I tried to think of a different angle for this month's topic, because I know this is really a downer, but this summer, I can't see the phrase "hot dog" and not think about this guy:

This was Jake--my dog who passed away last winter.

I've sort of been thinking of him lately in a kind of bittersweet light--I'll always be so glad I had him, but from here on out, no matter how many other dogs might fill the house, there will always be a little piece that's missing.

But that, in all obviousness, is life.

And it should also be part of fiction.

The thing is, we don't win without losing too. And what we lose is often unrecoverable. But the things we lose also leave marks on our heart--marks we would never want to erase.

In THE JUNCTION OF SUNSHINE AND LUCKY, a subplot surrounds the mother of the MC, Auggie. Auggie's town has led her to believe her mother is in California, shining brighter than any of the stars--the ones in the sky or the ones on the big screen. Her wishing spot is even a billboard featuring her mother's face. During the course of the novel, Auggie finds this story is untrue. As a result, she loses any hope that her mother would return. She loses her belief in a safety net she felt could call on should times get bad.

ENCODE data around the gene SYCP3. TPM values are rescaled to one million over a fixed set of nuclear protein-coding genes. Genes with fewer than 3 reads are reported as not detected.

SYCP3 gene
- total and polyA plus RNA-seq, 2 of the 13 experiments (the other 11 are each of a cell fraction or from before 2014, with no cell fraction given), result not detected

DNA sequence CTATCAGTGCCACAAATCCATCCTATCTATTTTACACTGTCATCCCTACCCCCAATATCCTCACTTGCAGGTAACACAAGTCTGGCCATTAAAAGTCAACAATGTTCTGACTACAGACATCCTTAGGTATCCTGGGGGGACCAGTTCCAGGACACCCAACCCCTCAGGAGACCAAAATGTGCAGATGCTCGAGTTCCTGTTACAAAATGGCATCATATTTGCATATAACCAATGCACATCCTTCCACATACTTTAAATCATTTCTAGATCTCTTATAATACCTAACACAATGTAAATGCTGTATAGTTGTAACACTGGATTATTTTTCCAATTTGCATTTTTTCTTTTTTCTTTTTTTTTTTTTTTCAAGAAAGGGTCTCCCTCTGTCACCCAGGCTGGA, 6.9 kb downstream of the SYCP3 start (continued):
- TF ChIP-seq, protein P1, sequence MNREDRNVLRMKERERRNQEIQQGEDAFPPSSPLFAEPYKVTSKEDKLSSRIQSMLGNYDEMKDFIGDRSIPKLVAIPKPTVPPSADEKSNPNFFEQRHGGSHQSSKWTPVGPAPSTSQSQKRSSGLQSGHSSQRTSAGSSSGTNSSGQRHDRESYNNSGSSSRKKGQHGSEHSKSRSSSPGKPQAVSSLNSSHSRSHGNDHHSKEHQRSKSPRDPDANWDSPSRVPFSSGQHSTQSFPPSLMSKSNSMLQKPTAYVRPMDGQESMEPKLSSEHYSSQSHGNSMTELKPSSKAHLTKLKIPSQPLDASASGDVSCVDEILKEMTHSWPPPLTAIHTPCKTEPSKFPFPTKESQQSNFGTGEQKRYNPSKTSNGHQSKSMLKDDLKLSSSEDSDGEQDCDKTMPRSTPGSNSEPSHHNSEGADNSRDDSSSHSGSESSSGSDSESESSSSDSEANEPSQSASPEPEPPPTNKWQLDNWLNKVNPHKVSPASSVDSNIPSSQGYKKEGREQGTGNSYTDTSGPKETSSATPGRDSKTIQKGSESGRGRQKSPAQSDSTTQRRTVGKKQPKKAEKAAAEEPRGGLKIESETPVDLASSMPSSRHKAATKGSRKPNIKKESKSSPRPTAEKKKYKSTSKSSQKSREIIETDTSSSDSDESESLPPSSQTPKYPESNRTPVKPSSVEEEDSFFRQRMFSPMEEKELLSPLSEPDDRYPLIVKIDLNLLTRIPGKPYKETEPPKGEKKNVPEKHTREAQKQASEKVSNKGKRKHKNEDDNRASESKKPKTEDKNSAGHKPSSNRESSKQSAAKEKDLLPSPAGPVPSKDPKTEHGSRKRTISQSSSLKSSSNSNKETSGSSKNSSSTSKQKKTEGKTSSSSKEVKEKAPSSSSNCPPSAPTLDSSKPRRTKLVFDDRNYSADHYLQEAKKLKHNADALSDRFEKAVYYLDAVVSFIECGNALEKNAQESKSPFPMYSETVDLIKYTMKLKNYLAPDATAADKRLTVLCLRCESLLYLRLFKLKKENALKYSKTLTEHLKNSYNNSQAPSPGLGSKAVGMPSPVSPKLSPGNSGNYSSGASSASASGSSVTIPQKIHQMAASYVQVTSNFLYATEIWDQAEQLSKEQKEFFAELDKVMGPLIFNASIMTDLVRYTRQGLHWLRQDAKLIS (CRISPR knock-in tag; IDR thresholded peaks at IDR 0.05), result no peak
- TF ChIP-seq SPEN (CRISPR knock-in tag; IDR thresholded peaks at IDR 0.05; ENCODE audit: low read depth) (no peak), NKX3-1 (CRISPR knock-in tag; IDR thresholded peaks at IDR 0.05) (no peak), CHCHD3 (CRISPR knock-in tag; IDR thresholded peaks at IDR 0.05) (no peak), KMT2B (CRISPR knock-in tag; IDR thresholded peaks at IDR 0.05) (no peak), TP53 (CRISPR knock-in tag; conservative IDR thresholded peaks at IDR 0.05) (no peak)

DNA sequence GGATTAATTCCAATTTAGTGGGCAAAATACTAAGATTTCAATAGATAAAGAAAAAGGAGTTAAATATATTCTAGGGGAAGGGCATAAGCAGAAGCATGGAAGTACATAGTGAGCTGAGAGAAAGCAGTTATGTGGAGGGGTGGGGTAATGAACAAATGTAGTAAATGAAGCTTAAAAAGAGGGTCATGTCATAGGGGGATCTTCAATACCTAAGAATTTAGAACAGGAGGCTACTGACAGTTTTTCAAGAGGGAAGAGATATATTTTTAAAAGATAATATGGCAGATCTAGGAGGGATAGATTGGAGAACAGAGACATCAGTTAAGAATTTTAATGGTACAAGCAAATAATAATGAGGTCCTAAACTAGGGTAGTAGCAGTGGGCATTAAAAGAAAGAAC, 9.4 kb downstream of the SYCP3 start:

But learning the truth about her mother also pushes Auggie to stand on her own two feet and do her own fighting. In the end, Auggie succeeds in her quest to save her neighborhood. She finds her place as a folk artist, and she even mends a broken friendship. Along the way, Auggie might have lost any hope she ever had for seeing her mother again, but the whole experience surrounding her mother also taught Auggie to be something of a dreamer and a wishful thinker--qualities that help her develop her artistic eye.

Yet again, that's life--we never win without losing something along the way. Sometimes, the loss is a person, sometimes it's a dog, sometimes it's a belief. But there's always a little bit of bitter that accompanies any taste of sweet.